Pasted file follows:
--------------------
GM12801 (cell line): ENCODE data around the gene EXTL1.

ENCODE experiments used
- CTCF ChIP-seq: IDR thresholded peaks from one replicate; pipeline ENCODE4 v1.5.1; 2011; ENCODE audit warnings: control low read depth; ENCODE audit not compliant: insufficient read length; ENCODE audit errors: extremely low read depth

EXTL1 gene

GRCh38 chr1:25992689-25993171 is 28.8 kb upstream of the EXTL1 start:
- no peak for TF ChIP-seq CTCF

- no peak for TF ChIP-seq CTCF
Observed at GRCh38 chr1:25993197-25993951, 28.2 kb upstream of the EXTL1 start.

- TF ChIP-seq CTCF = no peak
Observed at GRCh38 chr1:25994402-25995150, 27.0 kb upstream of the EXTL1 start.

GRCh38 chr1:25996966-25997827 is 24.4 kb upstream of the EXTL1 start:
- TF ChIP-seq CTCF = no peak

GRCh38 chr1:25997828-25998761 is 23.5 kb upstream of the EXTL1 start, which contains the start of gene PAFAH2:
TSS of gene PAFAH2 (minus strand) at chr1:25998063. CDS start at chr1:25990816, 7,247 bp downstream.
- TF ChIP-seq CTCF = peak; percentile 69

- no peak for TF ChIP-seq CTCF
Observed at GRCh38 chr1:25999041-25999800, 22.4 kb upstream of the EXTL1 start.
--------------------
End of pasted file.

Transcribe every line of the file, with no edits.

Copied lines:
GM12801 (cell line): ENCODE data around the gene EXTL1.

ENCODE experiments used
- CTCF ChIP-seq: IDR thresholded peaks from one replicate; pipeline ENCODE4 v1.5.1; 2011; ENCODE audit warnings: control low read depth; ENCODE audit not compliant: insufficient read length; ENCODE audit errors: extremely low read depth

EXTL1 gene

GRCh38 chr1:25992689-25993171 is 28.8 kb upstream of the EXTL1 start:
- no peak for TF ChIP-seq CTCF

- no peak for TF ChIP-seq CTCF
Observed at GRCh38 chr1:25993197-25993951, 28.2 kb upstream of the EXTL1 start.

- TF ChIP-seq CTCF = no peak
Observed at GRCh38 chr1:25994402-25995150, 27.0 kb upstream of the EXTL1 start.

GRCh38 chr1:25996966-25997827 is 24.4 kb upstream of the EXTL1 start:
- TF ChIP-seq CTCF = no peak

GRCh38 chr1:25997828-25998761 is 23.5 kb upstream of the EXTL1 start, which contains the start of gene PAFAH2:
TSS of gene PAFAH2 (minus strand) at chr1:25998063. CDS start at chr1:25990816, 7,247 bp downstream.
- TF ChIP-seq CTCF = peak; percentile 69

- no peak for TF ChIP-seq CTCF
Observed at GRCh38 chr1:25999041-25999800, 22.4 kb upstream of the EXTL1 start.